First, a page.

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Instructor Class Description

Time Schedule:

Timothy Billo
BIOL 476
Seattle Campus

Conservation Biology

Explores biological, managerial, economic, and ethical concepts affecting survival of species. Applications of ecology, biogeography, population genetics, and social sciences for the preservation of species in the face of widespread global habitat modification, destruction, and other human activities. Prerequisite: either a minimum grade of 2.5 in BIOL 180, B BIO 180, TESC 120, or BIOL 356.

Class description

This class is intended to provide an overview of conservation biology research and application. Because conservation biology is broad and interdisciplinary, it will be impossible for us to cover all areas of the field, and each day’s topic could easily be expanded into a specialty class of its own. Though some of you will go on to pursue further study in conservation biology, we recognize that most of you will not - our goal, therefore, is that after completing this course you will be a well-informed citizen regarding conservation issues, with basic skills in acquiring and evaluating biological data related to conservation decision-making. Furthermore, we expect that by completing the course you will advance your writing, speaking, quantitative, and critical-thinking skills.

The course consists of two, 1.5-hour class periods per week, which are broken into lecture and discussion; and one, 2-hour period per week devoted to lab exercises. Lectures are intended to introduce critical concepts and issues in conservation biology, using classic study systems as illustration whenever possible. We will introduce the history of a concept/issue, important research in that area, current controversies and questions, and the range of techniques being used to address them. We will expect students to respond to questions, generate and share hypotheses about the topic being addressed, and think of methods that could be used to address specific questions. The second half of lecture periods will often be devoted to discussion of readings and case studies.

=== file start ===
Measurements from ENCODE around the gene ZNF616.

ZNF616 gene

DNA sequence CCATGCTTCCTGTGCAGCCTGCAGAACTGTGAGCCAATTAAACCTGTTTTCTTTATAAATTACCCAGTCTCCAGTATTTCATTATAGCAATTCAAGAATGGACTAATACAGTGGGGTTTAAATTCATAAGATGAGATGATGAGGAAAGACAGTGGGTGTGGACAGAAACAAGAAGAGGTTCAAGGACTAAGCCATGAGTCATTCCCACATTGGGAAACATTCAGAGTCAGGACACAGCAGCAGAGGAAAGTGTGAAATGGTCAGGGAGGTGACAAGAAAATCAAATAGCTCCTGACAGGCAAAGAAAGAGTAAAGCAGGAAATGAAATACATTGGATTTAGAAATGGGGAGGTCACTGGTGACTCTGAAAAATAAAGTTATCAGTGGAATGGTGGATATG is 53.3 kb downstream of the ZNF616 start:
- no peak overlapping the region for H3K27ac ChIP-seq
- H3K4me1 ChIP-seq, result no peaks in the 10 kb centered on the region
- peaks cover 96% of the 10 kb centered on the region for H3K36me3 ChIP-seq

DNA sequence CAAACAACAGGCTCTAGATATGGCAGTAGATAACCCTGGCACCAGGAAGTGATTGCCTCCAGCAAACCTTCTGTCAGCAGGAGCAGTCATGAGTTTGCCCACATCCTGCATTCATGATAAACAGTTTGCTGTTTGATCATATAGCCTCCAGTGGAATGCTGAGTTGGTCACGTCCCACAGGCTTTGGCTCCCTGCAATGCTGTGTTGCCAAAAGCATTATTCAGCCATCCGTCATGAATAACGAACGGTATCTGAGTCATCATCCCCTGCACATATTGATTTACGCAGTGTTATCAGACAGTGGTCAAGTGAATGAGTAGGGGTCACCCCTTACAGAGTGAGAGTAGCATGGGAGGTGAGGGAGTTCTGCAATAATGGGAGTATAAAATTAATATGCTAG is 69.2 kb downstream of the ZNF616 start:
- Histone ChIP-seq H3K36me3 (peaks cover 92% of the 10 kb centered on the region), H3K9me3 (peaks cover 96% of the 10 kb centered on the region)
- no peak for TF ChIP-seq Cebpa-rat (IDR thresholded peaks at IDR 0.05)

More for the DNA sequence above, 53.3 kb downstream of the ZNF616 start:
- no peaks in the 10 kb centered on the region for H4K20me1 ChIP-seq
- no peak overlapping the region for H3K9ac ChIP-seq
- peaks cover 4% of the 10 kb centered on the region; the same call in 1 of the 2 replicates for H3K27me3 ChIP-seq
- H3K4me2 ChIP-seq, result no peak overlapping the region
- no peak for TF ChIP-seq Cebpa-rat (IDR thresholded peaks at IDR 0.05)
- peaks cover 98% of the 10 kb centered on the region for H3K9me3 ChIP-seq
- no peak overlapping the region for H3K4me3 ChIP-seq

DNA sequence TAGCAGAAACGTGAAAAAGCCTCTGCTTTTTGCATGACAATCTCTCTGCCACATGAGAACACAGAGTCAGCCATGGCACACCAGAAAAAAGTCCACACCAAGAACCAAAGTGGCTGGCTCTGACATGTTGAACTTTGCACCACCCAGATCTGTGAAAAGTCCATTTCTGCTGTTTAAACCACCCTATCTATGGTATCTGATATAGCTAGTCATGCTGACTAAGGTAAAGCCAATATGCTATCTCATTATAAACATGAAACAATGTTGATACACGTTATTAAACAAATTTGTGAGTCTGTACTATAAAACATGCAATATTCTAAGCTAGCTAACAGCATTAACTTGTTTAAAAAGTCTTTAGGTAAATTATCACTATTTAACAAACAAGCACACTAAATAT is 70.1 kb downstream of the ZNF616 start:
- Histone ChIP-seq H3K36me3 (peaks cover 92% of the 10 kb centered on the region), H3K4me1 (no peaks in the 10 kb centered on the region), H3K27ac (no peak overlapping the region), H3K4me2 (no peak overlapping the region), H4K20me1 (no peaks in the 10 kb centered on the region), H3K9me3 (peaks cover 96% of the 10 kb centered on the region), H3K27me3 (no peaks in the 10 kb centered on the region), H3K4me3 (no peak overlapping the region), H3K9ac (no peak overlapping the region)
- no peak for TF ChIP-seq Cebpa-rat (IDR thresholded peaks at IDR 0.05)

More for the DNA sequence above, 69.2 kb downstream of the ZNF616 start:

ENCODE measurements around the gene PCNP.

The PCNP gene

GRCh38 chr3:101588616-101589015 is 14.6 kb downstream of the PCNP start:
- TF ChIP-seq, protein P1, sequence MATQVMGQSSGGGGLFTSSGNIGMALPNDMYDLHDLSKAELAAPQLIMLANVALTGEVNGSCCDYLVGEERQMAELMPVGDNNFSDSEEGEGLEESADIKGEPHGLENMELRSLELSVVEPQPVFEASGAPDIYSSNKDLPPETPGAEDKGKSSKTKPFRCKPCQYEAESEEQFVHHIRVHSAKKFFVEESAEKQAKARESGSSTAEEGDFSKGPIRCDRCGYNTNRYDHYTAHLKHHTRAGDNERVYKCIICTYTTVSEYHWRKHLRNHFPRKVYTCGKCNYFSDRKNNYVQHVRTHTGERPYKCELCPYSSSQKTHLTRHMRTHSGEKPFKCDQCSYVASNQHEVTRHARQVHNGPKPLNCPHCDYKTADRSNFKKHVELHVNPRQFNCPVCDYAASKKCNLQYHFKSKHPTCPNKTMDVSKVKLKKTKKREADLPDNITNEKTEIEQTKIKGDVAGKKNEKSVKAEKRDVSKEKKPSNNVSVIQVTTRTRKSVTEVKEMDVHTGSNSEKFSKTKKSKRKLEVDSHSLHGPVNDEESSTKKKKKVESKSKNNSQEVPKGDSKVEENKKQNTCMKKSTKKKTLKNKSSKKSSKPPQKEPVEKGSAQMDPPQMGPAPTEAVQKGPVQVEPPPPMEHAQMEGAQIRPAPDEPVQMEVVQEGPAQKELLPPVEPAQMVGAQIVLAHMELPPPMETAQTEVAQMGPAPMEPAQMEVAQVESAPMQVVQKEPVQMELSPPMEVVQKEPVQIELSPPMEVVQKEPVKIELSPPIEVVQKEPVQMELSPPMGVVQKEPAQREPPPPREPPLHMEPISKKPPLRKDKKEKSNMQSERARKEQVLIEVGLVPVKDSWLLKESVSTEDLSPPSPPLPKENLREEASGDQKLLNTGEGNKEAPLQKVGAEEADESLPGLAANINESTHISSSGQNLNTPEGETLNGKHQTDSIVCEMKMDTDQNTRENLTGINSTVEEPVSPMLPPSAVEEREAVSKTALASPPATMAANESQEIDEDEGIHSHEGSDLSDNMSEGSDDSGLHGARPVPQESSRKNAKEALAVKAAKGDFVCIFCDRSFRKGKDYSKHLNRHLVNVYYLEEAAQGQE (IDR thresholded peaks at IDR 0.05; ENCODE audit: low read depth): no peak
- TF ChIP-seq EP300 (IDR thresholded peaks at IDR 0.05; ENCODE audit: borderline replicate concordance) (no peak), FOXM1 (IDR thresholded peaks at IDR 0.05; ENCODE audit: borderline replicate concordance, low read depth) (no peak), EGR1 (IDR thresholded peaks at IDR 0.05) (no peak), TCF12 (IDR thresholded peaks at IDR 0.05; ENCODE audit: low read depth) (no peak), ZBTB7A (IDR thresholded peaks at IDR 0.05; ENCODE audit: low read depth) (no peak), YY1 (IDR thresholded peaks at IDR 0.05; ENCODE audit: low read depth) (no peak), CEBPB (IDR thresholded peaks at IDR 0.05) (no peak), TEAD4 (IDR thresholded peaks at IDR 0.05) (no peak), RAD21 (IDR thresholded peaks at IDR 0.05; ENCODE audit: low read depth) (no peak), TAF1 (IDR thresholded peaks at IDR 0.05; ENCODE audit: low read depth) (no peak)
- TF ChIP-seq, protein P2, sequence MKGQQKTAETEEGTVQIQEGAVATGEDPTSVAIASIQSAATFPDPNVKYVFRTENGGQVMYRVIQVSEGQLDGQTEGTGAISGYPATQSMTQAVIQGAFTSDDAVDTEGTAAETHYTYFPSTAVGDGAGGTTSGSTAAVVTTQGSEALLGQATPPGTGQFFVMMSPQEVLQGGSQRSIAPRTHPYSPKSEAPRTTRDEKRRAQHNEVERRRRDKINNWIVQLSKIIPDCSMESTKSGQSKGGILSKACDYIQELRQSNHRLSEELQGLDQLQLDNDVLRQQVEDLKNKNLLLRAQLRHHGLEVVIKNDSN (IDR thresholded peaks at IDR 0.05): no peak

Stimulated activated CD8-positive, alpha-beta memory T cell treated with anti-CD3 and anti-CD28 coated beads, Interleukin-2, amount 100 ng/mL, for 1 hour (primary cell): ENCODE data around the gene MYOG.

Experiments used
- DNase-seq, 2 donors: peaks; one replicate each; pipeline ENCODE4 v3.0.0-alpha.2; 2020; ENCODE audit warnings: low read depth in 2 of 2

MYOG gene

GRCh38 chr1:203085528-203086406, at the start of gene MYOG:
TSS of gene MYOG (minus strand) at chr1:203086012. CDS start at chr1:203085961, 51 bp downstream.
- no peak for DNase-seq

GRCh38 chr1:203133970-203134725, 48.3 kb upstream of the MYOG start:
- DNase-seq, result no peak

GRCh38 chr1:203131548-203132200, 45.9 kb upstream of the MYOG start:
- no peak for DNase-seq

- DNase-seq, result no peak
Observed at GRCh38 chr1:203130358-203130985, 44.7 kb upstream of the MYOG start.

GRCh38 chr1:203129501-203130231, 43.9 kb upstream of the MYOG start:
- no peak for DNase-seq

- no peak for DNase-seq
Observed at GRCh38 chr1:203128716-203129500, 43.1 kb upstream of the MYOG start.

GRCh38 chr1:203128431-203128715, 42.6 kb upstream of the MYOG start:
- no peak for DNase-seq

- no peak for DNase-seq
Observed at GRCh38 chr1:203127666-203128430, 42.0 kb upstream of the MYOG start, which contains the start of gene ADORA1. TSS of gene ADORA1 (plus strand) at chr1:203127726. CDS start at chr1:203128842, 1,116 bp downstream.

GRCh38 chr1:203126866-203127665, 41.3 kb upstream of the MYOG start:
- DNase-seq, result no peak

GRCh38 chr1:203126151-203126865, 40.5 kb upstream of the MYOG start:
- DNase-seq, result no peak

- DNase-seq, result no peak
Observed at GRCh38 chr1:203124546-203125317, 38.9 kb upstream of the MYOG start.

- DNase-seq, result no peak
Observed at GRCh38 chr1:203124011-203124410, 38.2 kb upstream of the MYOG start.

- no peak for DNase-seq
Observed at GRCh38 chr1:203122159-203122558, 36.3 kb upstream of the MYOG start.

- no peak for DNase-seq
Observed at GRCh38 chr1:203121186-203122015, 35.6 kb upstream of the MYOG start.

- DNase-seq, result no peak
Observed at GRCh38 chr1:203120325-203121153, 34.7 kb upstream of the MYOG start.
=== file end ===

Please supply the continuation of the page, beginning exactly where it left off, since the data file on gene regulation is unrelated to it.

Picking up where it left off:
Finally, conservation biology is an applied science that draws on many scientific concepts and tools that you may have already learned in other biology classes. In part this class gives you a different context for their application. If you find that your recollection of some of the basic science is rusty, we expect that you will get yourself up to speed and/or ask for clarification from the instructor and TAs. Your textbook is a good resource for both the basics as well as in-depth knowledge that goes beyond the scope of the course, should you desire it.

Student learning goals

General method of instruction

Recommended preparation

Class assignments and grading


The information above is intended to be helpful in choosing courses. Because the instructor may further develop his/her plans for this course, its characteristics are subject to change without notice. In most cases, the official course syllabus will be distributed on the first day of class.
Last Update by Timothy Billo
Date: 12/12/2013